Five Great New Podcasts
Welcome to the 63rd edition of Find That Pod.
Welcome new subscribers, and thank you as always for everyone who submitted their podcasts in this week’s twitter thread. Keep ’em coming.
Here are this week’s podcasts:
I know there are thousands of Film review podcasts out there. But if you’re a fan of cinema, and you like to laugh, don’t miss Blank Check. Insightful, entertaining, the perfect host chemistry and they take a bit of a different approach to looking at movies and directors. The more you listen, the more you’ll love this podcast.
If you haven’t heard the story of the disappearance of Susan Powell and the subsequent events that took place, you’re in for a doozy. I know there are a lot of True Crime podcast fans that subscribe to this newsletter, so this week, this is my gift to you!
The Constant: A History of Getting Things Wrong
I’m not going to give this podcast the justice it deserves by describing what its all about, so I’m just going to crib part of their description:
“The Constant is a science and history podcast about getting things wrong. From ancient science to contemporary blunders, we take you on journeys of misadventure and misapprehension, filling your brain with juicy nuggets of the sometimes comical, sometimes tragic and always fascinating ways people mess things up.”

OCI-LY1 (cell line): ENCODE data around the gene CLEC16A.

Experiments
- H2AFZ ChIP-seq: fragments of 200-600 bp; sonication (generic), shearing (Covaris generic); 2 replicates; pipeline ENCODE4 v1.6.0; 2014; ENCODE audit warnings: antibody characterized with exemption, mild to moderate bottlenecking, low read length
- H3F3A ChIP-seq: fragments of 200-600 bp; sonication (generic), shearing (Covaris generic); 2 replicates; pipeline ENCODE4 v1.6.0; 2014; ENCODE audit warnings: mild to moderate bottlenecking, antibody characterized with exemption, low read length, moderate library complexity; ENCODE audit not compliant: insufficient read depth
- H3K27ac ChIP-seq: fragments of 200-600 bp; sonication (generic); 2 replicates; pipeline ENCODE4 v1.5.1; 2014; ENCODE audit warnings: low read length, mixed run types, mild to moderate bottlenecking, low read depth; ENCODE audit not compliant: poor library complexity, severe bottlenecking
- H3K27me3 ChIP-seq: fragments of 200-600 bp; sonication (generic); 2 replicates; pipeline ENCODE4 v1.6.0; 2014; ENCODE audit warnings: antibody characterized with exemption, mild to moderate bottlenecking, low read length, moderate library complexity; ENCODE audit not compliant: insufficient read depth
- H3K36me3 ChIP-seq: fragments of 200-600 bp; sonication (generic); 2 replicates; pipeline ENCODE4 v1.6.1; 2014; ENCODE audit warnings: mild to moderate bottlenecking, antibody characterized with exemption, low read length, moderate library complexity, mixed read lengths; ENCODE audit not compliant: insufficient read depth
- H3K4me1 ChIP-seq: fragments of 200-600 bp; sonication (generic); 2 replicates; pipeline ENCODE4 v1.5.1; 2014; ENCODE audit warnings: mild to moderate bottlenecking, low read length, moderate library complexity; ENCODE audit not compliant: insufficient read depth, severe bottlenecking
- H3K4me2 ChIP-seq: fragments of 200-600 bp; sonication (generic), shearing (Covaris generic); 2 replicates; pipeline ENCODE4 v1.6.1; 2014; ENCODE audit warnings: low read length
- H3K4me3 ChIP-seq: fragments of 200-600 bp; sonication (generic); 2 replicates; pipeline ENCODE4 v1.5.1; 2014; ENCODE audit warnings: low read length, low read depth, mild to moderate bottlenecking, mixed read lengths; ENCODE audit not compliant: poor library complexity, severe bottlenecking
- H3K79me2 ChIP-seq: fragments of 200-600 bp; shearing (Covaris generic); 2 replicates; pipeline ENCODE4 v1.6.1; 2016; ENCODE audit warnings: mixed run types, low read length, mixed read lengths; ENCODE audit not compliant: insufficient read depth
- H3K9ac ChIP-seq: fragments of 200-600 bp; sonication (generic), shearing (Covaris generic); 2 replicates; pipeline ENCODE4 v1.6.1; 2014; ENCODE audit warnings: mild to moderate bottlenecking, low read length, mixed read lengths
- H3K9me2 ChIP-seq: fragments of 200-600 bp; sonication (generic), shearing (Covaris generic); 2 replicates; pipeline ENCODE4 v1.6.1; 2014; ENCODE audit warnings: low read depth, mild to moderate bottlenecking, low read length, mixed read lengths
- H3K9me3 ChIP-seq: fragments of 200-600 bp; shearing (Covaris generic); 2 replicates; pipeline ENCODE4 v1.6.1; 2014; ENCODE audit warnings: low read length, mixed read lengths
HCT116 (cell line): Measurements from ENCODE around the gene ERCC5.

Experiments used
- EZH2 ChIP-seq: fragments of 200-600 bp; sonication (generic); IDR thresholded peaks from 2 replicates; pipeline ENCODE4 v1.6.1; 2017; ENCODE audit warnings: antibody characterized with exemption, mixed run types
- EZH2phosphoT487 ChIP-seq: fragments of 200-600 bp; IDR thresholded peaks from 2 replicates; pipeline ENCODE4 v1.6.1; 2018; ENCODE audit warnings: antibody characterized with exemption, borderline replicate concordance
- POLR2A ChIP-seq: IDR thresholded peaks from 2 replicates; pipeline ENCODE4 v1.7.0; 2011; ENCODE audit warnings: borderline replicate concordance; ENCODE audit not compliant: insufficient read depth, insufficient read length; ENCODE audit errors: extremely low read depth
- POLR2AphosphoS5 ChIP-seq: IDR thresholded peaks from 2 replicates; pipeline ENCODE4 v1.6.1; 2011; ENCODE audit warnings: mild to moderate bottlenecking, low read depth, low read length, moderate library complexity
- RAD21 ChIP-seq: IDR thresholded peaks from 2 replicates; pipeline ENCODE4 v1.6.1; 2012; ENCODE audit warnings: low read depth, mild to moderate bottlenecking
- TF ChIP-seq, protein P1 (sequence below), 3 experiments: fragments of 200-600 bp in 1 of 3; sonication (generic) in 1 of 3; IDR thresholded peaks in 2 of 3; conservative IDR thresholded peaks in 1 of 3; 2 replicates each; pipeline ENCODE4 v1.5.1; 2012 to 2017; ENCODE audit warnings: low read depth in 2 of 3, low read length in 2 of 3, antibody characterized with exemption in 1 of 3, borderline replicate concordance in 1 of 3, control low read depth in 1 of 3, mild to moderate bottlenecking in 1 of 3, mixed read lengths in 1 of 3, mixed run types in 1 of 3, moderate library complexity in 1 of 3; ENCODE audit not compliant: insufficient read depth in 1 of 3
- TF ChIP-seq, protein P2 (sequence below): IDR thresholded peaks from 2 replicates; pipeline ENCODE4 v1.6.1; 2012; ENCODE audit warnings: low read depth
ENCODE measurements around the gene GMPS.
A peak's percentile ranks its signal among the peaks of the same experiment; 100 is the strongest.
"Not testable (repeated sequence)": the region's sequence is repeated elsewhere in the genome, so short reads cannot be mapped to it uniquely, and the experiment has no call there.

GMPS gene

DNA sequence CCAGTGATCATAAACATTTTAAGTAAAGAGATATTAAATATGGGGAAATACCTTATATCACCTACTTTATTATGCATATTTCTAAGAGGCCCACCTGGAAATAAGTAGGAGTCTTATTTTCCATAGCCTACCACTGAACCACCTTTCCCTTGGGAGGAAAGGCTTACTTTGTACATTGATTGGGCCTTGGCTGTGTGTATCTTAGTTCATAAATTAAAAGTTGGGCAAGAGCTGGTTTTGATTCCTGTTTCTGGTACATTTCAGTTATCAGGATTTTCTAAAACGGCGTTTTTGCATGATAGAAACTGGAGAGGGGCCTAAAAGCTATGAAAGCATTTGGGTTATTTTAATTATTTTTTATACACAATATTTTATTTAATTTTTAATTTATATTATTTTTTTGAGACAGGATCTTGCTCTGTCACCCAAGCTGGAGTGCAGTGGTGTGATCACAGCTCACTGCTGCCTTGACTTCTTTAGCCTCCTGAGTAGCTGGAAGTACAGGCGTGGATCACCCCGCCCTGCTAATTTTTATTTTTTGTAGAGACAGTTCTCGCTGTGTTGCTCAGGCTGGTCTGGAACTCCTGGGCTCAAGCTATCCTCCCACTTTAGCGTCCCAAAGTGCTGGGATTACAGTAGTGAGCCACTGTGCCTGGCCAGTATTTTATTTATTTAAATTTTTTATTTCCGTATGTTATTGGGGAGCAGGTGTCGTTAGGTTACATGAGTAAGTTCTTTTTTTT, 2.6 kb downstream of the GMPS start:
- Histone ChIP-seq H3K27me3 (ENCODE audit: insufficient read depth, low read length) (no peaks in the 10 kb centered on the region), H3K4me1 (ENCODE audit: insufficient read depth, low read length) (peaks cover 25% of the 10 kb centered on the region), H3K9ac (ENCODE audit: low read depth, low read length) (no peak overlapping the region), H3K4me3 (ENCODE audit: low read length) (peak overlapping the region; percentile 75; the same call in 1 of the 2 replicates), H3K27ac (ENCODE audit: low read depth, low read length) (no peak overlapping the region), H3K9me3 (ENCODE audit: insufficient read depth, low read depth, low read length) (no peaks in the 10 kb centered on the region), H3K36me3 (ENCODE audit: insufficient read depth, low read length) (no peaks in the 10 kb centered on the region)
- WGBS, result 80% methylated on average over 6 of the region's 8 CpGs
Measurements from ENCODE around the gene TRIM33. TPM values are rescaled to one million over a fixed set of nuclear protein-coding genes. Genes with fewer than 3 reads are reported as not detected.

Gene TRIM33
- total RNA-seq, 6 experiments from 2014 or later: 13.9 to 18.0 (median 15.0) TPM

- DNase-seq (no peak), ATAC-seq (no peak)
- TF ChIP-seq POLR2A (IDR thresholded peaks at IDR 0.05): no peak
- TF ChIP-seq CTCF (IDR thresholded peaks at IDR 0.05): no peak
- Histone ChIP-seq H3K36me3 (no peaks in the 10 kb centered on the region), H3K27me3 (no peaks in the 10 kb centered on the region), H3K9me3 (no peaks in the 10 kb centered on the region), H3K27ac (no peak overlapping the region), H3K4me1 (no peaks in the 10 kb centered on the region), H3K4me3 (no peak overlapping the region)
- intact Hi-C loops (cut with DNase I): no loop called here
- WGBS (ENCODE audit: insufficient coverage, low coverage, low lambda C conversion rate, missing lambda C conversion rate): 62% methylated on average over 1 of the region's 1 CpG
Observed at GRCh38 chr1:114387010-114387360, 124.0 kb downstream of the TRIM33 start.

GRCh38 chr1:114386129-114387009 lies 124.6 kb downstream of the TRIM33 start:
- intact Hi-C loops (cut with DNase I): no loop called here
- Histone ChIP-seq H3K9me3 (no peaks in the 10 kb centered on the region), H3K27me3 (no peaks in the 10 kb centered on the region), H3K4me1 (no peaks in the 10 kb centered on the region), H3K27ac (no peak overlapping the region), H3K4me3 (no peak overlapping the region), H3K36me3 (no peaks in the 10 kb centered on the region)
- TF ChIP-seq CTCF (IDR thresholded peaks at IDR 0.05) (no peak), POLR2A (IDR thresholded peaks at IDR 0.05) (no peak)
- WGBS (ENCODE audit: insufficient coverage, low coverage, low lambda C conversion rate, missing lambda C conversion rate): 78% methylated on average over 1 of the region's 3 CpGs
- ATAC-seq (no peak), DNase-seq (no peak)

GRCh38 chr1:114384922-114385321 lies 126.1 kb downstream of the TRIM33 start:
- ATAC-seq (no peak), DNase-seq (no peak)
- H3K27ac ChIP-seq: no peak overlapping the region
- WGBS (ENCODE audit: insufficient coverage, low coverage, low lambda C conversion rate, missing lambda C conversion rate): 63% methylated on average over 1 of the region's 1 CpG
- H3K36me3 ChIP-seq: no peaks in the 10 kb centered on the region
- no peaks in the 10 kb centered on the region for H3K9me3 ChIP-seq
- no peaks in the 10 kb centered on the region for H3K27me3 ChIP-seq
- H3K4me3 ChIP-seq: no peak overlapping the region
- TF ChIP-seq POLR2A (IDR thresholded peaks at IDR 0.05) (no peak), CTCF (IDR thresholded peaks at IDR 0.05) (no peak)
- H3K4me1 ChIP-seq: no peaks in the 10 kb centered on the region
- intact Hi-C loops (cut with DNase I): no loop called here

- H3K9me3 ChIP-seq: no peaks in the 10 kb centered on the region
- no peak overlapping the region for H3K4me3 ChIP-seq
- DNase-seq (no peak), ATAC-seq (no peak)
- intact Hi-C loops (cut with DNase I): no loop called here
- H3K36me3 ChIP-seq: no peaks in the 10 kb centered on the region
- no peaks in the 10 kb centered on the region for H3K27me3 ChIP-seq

A really great podcast filled with hilarious and little known follies of history.
Like with many podcast categories these days, the freewheeling format of many interview shows is just terrible. A lot of podcasters have not honed the craft of interviewing someone and the end result is not only sub-par guests, but sub-par conversation. The Unstructured podcast from Eric Hunley suffers none of those problems. In fact, it’s one of the better interview shows I’ve discovered.
Even from the ten or so episodes that I’ve listened to, its very clear to me that Eric puts in a great deal of time, research and preparation into interviewing his guests. The show talks to people from all walks of life that are engaged in trying to make the world a better place in some way.
The New York Times asked journalist Kevin Roose to investigate the phenomenon of radicalization and brainwashing that occurs when you mosey down some of the most corrosive rabbit holes the Internet has to offer. And oooh boy, it’s a doozy. In the end, you may have the answer to the question of: What is the Internet doing to us?